Along with Maryland and the District of Columbia, those states have the highest proportions of black residents in the nation, and it turns out that black mothers are more likely to have twins than those of any other racial group. It has been known for decades that levels of FSH production differ among subpopulations in the U.S. and overseas. Black women in African countries produce more FSH than anyone else, and they have the highest fraternal twinning rate in the world. Women in East Asian countries, on the other hand, have the lowest FSH-levels and produce few twins. (In the U.S., twins are significantly less common among Latinos than among whites or blacks, which may help to explain the low twinning rates in New Mexico, Arizona, and Texas.)
Since these racial differences appear to be based on relative levels of FSH, the effect shows up in fraternal, as opposed to identical, twins. Fraternal twins are much more common than identical twins as a general rule: In the U.S., they constitute 70 percent of all twin births, and there's every reason to believe they're the main source of the recent twin boom. However, there are indications that identical twins are on the rise as well. In England and Wales, for example, the rate started going up in 1970. That may be attributable to the use of oral contraceptives: According to one theory, women who get pregnant shortly after being on the pill end up having more monozygotic twins. It's also possible that assisted hatching, a method used in conjunction with IVF to increase the probability of implantation, alters the structure of the fertilized egg membrane in such a way that the odds of a split embryo are increased.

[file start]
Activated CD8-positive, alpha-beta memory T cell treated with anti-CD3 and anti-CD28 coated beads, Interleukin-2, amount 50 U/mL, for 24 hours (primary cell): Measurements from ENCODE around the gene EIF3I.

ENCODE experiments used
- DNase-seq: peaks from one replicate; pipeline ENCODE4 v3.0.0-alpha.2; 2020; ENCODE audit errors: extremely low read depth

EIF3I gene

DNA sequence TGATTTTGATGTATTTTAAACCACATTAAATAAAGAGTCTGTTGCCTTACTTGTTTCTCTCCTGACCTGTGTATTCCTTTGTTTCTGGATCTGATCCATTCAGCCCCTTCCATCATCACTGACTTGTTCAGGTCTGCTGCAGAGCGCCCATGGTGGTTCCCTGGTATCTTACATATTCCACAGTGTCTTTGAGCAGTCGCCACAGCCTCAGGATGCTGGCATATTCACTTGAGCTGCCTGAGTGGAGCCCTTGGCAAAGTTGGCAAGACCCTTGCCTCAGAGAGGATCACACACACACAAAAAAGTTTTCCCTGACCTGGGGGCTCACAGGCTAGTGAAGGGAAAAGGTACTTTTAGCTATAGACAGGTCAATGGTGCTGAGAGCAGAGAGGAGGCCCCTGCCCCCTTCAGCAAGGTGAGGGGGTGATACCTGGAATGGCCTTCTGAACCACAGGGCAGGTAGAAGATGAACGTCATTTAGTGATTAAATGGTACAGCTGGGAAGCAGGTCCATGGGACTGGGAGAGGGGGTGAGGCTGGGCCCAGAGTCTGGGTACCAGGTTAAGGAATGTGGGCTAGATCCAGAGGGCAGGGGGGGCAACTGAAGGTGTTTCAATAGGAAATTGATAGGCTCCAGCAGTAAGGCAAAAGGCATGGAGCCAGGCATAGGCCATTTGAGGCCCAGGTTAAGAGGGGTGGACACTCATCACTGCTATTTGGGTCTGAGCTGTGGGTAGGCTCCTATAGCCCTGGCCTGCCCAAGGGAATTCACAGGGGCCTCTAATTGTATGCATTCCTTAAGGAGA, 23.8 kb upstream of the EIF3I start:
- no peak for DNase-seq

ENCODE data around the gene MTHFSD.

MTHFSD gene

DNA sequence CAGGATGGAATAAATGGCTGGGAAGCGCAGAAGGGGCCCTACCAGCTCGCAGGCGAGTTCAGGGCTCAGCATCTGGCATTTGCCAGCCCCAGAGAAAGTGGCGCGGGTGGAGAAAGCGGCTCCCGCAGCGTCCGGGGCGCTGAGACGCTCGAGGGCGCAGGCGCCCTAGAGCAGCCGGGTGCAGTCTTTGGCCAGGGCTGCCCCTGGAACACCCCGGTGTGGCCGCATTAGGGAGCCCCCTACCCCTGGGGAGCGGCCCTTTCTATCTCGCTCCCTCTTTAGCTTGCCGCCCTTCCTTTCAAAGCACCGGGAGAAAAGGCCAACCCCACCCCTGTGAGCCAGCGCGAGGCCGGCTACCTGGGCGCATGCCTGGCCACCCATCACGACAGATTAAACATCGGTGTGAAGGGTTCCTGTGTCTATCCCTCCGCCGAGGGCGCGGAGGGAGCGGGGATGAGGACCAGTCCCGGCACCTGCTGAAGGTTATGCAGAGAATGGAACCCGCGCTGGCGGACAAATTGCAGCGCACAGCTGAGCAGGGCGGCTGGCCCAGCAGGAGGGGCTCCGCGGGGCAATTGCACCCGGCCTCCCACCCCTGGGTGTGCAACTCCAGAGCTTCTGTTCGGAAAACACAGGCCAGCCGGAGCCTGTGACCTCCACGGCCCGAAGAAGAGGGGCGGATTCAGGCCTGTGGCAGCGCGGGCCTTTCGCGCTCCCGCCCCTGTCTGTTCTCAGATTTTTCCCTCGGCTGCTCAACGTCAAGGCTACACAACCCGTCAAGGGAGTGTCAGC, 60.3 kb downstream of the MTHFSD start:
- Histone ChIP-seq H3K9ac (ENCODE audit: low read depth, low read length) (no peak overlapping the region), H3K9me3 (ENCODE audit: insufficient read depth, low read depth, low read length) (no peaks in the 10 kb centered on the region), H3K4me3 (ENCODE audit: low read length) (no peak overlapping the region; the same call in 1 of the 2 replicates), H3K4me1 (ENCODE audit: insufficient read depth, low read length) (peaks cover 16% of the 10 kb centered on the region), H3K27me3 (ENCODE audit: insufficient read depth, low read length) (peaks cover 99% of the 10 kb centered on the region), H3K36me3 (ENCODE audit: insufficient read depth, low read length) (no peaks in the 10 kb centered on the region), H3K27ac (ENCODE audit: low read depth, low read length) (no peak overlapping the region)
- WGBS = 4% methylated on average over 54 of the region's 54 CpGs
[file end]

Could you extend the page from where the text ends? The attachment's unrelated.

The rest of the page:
In any case, the graph above suggests that the development of reproductive technologies has eliminated the twinning gap between black and white mothers in recent years. The first IVF child born in the U.S. came in 1982 *, and rates of multiple births have increased in a virtually linear trend for women of all races ever since. The effect has been most dramatic among white women—surely on account of long-standing racial inequalities in education and income.